Testing the ADFS/TMG configuration
Once this is in place, before we continue to configure DirSync and Exchange Server 2010, we’ll want to test that at a basic level everything works as planned.
First, let’s test the Rich Client rules, using the Remote Connectivity Analyser. At the RCA website, select the Office 365 tab, and choose Microsoft Single Sign-On, then choose Next
We’ll then enter a test account details – note that this doesn’t need to exist as a Microsoft Online Services ID – in fact as DirSync isn’t configured we don’t expect it to:
All things well, you should see the test complete successfully with warnings:
In particular, we’ll expect to (at this point until DirSync is configured and working) get this warning, which we can safely ignore:
After this point, we’ll be happy to see that the Rich Clients – like Outlook and ActiveSync will work fine.
Moving onto the Interactive Client, we’ll test this out by navigating to portal.microsoftonline.com and attempting the standard login process, which should prompt us to login at TMG:
The resulting page should be a TMG login dialogue, which we’ll then attempt to login at:
As there’s no account for this user in Office 365, what we’ll expect to see is after logging in against TMG, we’ll be redirected back to the login page for Office 365:
That’s not what we’ll want to see after we’ve installed and configured DirSync, but for now this is fine. We’re just testing the rule at this point, and we know ADFS should be working from the Remote Connectivity Test we performed in the previous step.
The next steps after configuring your AD FS and TMG vary from organization to organization, and the Exchange Deployment Assistant can help you pick the right way forward.
Typically, for this kind of deployment you’ll be looking at configuring DirSync next (which I’ll cover for completeness in a future article) then moving on to running the Hybrid Deployment Wizard in Exchange Server 2010 to join up your on-premises organization with Exchange Online – this is where an AD FS 2 deployment set up this way may be very useful, as the login experience for users you move to Exchange Online can be near-identical to the on-premise login process.
Thanks to my pal Michel de Rooij for pointing me in the direction of this article, which helped me a little along the way when looking at how to implement this, along with the following articles that are useful when investigating the specifics of what needs to be configured in TMG and AD FS 2:
- How to publish AD FS 2.0 endpoints on to the internet using Microsoft ISA or TMG – Directory Integration Services – Office 365 – Microsoft Office 365 Community
- A federated user is repeatedly prompted for credentials when they connect to the AD FS 2.0 service endpoint during Office 365 sign-in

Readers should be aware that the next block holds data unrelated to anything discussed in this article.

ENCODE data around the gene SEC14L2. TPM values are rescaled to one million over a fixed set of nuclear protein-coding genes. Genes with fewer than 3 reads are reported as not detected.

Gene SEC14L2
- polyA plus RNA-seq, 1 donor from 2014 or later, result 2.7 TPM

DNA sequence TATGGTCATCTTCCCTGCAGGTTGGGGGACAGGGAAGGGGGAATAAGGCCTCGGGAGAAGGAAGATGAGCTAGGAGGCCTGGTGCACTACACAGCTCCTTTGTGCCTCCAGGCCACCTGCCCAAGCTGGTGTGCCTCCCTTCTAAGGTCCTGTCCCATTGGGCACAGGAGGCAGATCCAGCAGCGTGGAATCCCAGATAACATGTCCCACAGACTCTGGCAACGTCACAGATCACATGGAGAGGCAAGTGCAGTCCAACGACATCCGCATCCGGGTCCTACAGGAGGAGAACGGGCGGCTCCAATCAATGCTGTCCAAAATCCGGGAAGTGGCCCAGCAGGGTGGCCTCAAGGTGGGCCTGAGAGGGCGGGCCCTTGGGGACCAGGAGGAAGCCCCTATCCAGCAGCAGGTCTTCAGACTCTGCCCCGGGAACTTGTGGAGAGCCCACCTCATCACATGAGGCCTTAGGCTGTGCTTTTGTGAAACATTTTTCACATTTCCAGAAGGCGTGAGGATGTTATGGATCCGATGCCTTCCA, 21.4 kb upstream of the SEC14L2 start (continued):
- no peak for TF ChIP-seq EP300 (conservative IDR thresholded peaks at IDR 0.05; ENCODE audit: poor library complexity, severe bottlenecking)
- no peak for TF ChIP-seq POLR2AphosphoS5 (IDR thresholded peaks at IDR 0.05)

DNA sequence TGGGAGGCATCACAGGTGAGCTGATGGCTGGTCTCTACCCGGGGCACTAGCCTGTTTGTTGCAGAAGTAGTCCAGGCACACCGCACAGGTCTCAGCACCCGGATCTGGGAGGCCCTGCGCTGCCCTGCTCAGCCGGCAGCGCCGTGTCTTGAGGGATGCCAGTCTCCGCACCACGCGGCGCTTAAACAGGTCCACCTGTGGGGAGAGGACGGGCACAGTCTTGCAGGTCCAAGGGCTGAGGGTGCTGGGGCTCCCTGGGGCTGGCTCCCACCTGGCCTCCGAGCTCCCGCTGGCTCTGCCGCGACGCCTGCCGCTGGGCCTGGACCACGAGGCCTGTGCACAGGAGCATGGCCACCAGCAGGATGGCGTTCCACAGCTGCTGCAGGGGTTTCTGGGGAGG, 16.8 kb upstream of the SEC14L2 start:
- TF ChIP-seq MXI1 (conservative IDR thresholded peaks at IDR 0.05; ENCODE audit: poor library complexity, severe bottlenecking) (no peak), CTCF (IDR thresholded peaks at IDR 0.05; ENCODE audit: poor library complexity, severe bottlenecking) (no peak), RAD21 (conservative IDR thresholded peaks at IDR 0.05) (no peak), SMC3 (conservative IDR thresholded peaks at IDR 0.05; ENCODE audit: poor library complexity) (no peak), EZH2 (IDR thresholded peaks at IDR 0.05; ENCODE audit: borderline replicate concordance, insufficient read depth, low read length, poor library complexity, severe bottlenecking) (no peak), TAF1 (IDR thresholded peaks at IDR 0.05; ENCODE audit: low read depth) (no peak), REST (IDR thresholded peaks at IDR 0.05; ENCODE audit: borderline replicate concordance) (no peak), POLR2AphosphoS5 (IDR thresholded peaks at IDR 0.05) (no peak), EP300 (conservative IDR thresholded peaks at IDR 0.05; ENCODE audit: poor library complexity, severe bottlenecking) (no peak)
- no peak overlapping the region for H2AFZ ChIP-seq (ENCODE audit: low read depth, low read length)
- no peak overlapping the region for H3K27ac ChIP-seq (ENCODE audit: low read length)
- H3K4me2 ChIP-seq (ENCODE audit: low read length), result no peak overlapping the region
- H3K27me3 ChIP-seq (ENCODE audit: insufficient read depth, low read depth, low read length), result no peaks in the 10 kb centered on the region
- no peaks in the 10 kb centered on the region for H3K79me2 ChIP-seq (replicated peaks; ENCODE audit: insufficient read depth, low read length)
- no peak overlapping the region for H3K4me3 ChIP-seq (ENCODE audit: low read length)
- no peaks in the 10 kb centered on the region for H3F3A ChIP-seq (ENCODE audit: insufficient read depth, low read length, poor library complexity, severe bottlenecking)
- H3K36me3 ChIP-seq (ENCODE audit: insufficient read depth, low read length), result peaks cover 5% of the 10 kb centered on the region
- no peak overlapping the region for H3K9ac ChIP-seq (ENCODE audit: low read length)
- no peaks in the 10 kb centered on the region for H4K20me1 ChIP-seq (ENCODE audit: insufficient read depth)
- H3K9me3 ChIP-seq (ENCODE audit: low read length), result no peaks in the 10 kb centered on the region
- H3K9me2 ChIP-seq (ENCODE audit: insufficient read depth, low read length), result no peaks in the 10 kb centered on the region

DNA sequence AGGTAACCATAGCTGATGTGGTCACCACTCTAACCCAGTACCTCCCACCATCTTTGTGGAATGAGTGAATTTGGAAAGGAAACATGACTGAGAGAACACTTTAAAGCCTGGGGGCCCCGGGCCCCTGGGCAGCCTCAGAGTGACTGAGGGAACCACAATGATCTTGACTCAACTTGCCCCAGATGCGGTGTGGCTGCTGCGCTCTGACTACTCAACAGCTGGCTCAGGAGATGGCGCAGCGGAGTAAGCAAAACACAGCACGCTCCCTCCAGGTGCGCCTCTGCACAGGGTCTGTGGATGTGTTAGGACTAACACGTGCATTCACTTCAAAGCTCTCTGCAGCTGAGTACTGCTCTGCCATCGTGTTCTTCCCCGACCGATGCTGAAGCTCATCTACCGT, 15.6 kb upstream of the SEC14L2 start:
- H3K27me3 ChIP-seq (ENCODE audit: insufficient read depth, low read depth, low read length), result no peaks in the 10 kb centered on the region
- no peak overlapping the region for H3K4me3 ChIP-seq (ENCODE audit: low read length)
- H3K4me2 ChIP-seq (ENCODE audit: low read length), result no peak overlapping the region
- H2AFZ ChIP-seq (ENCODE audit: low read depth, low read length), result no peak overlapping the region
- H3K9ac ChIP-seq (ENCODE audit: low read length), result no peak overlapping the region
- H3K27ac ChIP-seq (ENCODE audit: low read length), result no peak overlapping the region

- C7 Solutions Blog: Publishing ADFS Through ISA or TMG Server
Hope you find this useful,
9 thoughts on “Configuring AD FS 2 with TMG-based SSO to Office 365”
Thanks man this tutorial helps me a lot, i just follow all the steps and every thing is fine.
Need /adfs/services/trust/2005/windowstransport/* also it seems
Very nice article Steve, the part of defining the 2 rules helped me further on my ADFS connection ! Thanks and keep up the good work.
In this procedure You are enabling NLB in the ADFS Servers? it is correct? It is supported by Microsoft.
When you say “If you’re using something like contoso.local for UPNs, then you’ll want to sort this first.” are you referring to needing to match the internal user domain w/ the email domain? We’re currently working through this portion of the migration and are trying to determine if we have to modify our internal UPN’s to the public domain or if there’s some other option.
Very nice article indeed Steve. I’m somewhat rough around the edges with TMG and I’m building this set up in a lab to prove to a large client moving to O365 that’s looking at ADFS. I’ve created the rules exactly as you specified, however after logging on to the Outlook form with an O365 logon from an external machine, it kicks me to the TMG form for the STS logon. If I re-enter my creds again there, it then takes me into O365 OWA. This isn’t broken, but it’s much like the original expected behavior for off-domain clients I was witnessing before trying to set this up, except the NTLM box has been replaced by a form. It’s like SSO isn’t passing the credentials along properly or maybe the STS doesn’t accept them? Any thoughts on what I’m missing here? Thanks.
Nice article Steve, I will be deploying the exact configuration in my clients environment.
Keep up the great work